Simulation methodologies for multiphase three-dimensional microstructures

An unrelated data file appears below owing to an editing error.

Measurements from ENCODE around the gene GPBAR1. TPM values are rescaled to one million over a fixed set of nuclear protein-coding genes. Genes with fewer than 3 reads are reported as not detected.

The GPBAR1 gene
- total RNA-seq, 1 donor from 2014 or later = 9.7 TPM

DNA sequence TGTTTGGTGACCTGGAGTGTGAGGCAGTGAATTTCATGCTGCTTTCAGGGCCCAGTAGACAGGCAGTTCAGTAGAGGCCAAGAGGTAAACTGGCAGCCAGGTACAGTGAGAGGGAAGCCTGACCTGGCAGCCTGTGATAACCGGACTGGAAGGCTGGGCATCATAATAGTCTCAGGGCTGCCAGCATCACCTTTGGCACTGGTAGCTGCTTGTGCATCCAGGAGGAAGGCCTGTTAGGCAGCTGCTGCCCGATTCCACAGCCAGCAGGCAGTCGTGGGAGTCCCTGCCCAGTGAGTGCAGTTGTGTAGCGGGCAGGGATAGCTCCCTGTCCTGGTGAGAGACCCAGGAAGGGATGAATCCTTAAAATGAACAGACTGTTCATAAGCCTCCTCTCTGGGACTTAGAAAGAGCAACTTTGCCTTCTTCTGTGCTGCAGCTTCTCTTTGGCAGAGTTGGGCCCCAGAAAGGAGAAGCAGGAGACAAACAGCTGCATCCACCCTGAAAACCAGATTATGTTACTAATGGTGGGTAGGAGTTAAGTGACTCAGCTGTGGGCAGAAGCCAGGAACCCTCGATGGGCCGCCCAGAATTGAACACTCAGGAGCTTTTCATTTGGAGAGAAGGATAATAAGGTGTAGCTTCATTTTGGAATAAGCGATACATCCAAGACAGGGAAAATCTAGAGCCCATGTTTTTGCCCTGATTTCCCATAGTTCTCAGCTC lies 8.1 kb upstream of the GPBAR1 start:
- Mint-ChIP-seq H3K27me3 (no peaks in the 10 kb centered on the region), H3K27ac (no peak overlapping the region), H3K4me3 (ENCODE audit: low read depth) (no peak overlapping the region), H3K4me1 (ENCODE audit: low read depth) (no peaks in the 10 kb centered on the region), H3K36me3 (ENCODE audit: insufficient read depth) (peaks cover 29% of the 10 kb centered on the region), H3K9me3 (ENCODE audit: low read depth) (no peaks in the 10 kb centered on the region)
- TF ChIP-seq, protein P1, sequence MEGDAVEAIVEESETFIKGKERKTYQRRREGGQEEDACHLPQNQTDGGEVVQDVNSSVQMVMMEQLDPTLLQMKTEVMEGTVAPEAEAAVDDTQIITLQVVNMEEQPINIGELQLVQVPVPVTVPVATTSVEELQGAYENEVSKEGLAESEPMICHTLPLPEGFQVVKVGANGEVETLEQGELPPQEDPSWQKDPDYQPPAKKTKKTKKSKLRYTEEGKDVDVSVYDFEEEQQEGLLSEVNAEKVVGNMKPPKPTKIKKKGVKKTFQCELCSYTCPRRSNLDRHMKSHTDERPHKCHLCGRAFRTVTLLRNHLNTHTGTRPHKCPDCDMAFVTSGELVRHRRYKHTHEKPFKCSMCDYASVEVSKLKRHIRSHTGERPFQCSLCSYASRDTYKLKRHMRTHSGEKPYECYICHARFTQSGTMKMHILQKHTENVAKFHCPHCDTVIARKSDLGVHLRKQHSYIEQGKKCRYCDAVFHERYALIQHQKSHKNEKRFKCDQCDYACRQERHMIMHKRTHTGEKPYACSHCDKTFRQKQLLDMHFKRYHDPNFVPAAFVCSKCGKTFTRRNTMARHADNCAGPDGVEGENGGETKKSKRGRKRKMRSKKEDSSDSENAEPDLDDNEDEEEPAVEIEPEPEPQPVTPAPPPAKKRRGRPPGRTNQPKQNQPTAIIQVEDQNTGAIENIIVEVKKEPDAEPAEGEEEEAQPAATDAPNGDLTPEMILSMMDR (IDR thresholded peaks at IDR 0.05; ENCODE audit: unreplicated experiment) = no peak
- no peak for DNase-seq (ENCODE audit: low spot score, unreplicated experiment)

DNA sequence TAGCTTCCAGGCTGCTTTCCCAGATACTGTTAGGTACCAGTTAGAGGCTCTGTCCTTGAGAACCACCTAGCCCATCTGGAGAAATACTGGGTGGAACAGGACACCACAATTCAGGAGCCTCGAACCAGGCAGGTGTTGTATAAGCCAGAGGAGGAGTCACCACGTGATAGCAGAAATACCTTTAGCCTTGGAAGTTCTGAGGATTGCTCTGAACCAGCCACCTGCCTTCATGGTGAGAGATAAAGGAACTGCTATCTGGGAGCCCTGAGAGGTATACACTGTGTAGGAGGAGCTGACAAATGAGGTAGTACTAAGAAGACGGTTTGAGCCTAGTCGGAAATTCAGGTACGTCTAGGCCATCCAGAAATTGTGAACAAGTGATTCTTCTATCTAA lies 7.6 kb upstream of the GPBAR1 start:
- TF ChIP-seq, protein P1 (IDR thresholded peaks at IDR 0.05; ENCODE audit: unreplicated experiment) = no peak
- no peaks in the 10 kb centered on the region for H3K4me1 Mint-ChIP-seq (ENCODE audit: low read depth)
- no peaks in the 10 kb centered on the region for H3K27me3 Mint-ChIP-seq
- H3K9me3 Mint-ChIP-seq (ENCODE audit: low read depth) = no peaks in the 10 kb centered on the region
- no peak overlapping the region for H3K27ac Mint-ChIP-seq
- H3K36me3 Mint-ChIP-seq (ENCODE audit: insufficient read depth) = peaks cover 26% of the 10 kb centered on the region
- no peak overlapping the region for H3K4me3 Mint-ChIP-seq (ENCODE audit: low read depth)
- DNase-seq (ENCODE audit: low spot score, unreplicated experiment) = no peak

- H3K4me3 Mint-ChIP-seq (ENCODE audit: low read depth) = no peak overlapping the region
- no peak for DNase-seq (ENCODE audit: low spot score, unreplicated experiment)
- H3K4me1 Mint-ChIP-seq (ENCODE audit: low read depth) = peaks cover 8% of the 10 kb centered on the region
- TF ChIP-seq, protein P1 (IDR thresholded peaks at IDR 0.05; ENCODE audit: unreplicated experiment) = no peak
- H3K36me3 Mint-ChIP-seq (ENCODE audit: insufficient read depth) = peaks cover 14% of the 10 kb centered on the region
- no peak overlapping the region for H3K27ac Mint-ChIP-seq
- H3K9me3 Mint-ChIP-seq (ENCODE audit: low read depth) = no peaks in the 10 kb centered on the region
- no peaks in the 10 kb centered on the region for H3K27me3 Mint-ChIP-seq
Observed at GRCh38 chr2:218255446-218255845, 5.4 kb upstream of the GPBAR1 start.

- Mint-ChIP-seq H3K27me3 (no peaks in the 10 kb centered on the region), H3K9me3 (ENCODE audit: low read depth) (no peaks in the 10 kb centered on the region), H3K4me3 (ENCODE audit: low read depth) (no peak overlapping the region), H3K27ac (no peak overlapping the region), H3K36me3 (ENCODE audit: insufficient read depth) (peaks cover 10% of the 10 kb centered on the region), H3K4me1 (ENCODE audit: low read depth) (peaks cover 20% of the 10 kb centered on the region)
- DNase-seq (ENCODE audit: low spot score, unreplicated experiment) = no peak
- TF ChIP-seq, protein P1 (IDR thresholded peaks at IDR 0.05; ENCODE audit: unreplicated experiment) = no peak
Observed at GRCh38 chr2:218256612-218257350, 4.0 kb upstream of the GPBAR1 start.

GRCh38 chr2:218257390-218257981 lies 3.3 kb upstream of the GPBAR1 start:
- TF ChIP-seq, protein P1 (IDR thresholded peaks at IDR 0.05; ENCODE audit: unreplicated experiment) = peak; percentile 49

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There is a need for simulation methodologies for multiphase three-dimensional microstructures that can be used in numerical simulations of material behavior or in exact computation of effective properties using microstructural correlation functions. Specifically, the methodology must be able to generate verifiably realistic microstructures, with complex morphology accurately represented. Striving to address that need, the research presented here develops a general microstructure simulation toolbox for multiphase two- and three-dimensional microstructures consisting of one connected phase and one or more particulate phases. Previous work by other researchers has found successful solutions to a variety of special cases of the general problem, but most of them are intended for binary microstructures, and nearly all simulate only two-dimensional microstructures. The toolbox presented here attempts to exceed those limitations. Its framework is a Metropolis stochastic-optimization routine running a simulated-anneal schedule, with particle position coordinates defining the configuration space and a range of forms available for the ﾓenergyﾔ? function. The toolbox allows several parameterizations of the microstructure, supplying all elementary properties (phase volume fractions, mean sizes, etc.) and some non-elementary properties (distributions of elementary properties, properties relating to inter-phase distances and morphology) of microstructures as possible parameters. The toolbox is able, as one special case, to simulate realistic microstructures of uniaxially compacted mixtures of elemental Al-Ti-B powders and achieve basic microstructure-processing correlation. Statistical tests involving microstructural correlation functions bear out the realism. The toolbox is also able to generate virtual microstructures for the same system, for use in the design of experiments (which are in fact high-strain-rate impact simulations), and for evaluating hypotheses involving achievable material properties. The Al-Ti-B powder compacts are potential advanced energetic materials that, when subjected to high-strain-rate impact (which may or may not constitute shock compression), explosively release heat by anaerobic reaction according as certain incompletely understood conditions are met or not. The study of those conditions and the mechanism of reaction initiation (carried out by a collaborator) is the specific application that the simulations in this work cater to. To ensure realistic morphology in simulated Al-Ti-B microstructures, this work included reconstruction (carried out by montage serial sectioning) of large three-dimensional volumes of Al-Ti and Al-B binary compacts for two sets of powders that yielded actual 3 D Ti and B particle images. Accordingly, advancement of the experimental technique of montage serial sectioning and a quantitative characterization of the real powder microstructures also formed part of this research. While only examples from Al-Ti-B powders are used throughout this work, it is clear that the methods will apply to other similar systems.